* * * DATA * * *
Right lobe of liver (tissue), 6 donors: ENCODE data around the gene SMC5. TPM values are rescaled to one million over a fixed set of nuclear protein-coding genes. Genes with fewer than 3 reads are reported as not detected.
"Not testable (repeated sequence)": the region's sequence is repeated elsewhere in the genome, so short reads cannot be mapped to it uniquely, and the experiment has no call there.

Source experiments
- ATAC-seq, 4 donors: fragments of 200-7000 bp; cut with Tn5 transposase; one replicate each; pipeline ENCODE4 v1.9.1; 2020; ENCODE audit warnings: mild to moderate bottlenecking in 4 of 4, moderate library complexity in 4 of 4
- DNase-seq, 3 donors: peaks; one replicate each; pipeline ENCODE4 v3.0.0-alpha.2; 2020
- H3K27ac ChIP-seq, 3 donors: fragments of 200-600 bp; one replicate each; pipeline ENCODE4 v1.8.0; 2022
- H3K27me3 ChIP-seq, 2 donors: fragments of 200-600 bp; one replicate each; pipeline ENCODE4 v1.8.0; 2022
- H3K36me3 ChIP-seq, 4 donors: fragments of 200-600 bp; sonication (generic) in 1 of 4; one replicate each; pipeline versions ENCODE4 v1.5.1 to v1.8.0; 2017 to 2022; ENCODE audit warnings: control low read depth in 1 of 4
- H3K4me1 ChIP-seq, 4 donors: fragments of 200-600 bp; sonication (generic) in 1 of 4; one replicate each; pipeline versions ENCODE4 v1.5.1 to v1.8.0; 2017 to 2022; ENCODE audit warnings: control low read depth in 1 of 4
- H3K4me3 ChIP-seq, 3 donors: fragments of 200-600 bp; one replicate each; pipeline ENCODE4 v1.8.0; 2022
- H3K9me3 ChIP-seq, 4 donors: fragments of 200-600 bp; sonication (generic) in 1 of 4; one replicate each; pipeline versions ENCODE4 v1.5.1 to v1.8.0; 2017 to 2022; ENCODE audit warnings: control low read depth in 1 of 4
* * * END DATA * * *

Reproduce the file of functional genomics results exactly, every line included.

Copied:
Right lobe of liver (tissue), 6 donors: ENCODE data around the gene SMC5. TPM values are rescaled to one million over a fixed set of nuclear protein-coding genes. Genes with fewer than 3 reads are reported as not detected.
"Not testable (repeated sequence)": the region's sequence is repeated elsewhere in the genome, so short reads cannot be mapped to it uniquely, and the experiment has no call there.

Source experiments
- ATAC-seq, 4 donors: fragments of 200-7000 bp; cut with Tn5 transposase; one replicate each; pipeline ENCODE4 v1.9.1; 2020; ENCODE audit warnings: mild to moderate bottlenecking in 4 of 4, moderate library complexity in 4 of 4
- DNase-seq, 3 donors: peaks; one replicate each; pipeline ENCODE4 v3.0.0-alpha.2; 2020
- H3K27ac ChIP-seq, 3 donors: fragments of 200-600 bp; one replicate each; pipeline ENCODE4 v1.8.0; 2022
- H3K27me3 ChIP-seq, 2 donors: fragments of 200-600 bp; one replicate each; pipeline ENCODE4 v1.8.0; 2022
- H3K36me3 ChIP-seq, 4 donors: fragments of 200-600 bp; sonication (generic) in 1 of 4; one replicate each; pipeline versions ENCODE4 v1.5.1 to v1.8.0; 2017 to 2022; ENCODE audit warnings: control low read depth in 1 of 4
- H3K4me1 ChIP-seq, 4 donors: fragments of 200-600 bp; sonication (generic) in 1 of 4; one replicate each; pipeline versions ENCODE4 v1.5.1 to v1.8.0; 2017 to 2022; ENCODE audit warnings: control low read depth in 1 of 4
- H3K4me3 ChIP-seq, 3 donors: fragments of 200-600 bp; one replicate each; pipeline ENCODE4 v1.8.0; 2022
- H3K9me3 ChIP-seq, 4 donors: fragments of 200-600 bp; sonication (generic) in 1 of 4; one replicate each; pipeline versions ENCODE4 v1.5.1 to v1.8.0; 2017 to 2022; ENCODE audit warnings: control low read depth in 1 of 4